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A Homegrown

LEADER

ST. ELIZABETH HEALTHCARE CEO GARREN COLVIN USES HIS LOCAL ROOTS TO GROW NORTHERN KENTUCKY’S LARGEST HEALTH CARE SYSTEM By David Holthaus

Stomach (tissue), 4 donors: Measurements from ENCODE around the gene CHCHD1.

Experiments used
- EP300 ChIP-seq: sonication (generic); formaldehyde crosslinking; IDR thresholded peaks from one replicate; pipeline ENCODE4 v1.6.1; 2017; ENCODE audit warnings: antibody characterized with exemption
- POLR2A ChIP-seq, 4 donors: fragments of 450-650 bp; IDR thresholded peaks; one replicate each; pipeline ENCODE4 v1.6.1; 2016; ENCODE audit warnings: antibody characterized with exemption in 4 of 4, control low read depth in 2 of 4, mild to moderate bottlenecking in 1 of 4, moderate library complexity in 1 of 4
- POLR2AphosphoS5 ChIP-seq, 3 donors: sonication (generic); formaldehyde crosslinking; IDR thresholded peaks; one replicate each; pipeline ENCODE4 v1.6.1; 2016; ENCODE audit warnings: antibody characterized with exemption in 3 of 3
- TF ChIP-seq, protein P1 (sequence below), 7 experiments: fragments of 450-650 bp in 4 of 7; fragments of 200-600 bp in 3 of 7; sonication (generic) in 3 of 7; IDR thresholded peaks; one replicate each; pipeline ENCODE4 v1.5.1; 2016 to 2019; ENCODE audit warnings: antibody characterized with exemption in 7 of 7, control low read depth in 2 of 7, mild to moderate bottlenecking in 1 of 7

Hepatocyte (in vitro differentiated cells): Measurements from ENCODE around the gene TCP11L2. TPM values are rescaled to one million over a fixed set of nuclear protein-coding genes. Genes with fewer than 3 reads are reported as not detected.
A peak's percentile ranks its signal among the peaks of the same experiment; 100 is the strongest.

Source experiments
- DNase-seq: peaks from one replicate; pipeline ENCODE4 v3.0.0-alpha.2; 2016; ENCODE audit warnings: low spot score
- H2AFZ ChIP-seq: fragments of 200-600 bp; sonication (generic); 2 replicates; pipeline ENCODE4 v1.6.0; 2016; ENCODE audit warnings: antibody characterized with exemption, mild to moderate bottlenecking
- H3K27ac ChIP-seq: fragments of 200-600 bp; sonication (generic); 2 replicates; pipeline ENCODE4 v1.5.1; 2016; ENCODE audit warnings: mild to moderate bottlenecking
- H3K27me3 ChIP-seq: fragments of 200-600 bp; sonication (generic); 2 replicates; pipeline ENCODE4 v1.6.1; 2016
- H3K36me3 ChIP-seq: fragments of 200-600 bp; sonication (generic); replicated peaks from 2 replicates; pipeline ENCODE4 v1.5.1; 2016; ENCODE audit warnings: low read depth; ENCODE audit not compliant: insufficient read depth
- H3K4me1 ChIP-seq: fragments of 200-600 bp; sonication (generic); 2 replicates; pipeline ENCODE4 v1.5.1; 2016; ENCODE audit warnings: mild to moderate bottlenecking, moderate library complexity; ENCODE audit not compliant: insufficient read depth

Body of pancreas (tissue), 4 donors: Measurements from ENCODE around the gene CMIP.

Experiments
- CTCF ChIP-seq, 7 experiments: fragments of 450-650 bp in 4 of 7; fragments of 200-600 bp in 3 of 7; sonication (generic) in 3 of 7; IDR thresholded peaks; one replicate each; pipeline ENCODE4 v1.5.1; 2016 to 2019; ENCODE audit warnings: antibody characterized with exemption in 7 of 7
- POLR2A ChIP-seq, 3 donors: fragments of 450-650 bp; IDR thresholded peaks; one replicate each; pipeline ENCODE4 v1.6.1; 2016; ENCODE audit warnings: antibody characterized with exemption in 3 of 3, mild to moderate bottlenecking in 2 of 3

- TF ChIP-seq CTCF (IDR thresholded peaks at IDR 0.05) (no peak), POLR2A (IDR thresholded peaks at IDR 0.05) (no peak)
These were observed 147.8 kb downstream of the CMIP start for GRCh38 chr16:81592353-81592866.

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hen the board of St. Elizabeth Healthcare selected Garren Colvin as the organization’s chief executive officer in 2015, they chose a hometown boy whose association with St. E went way back. In fact, Colvin’s links to Northern Kentucky’s largest health care organization go all the way back to Oct. 21, 1964, the day he was born in what was then St. E’s maternity ward. Since that day, Colvin has been a lifelong resident of Northern Kentucky, growing up in Ludlow, and attending Ludlow High School and Thomas More College. He’s been a St. E employee for 36 years (minus one short stint outside the organization), beginning in 1983 with an entry-level job as an accounting clerk. That turned into a co-op job while he was an accounting and business administration double major at Thomas More. At the time, his career goals fell far short of commanding one of the region’s leading health care organizations. “My goal was to get a job,” Colvin says. “Thomas More had a 100% job placement in accounting. I was motivated not to be the first accounting student not to get a job.” Consider that goal accomplished. In 2010, St. E’s CEO Joe Gross retired after 25 years and chief operating officer John Dubis was promoted to the top job, with Colvin being elevated to the COO role. But in 2015, Dubis retired due to health concerns and Colvin was appointed interim CEO. A few months later, after a national search, the board anointed him CEO. “That was not even on the radar, to be honest with you,” Colvin says. But Colvin was well prepared for the job, having worked his way up on the finance side of the enterprise and then moving into operations as COO. In 2008, as chief financial officer, he was instrumental in consummating the merger of St. Luke’s with St. Elizabeth, combining the region’s two major health care groups in what was, at the time, a controversial move. The merger was completed after St. Luke decided to leave what was then the Health Alliance of Greater Cincinnati, a consolidation that was eventually dissolved. The merger brought together two institutions that had traditionally been regional rivals in the lucrative world of health care. “You had two systems that were very fierce competitors,” Colvin says. “They lived and breathed to compete with each other, but had similar cultures and the same desire to take care of the patients.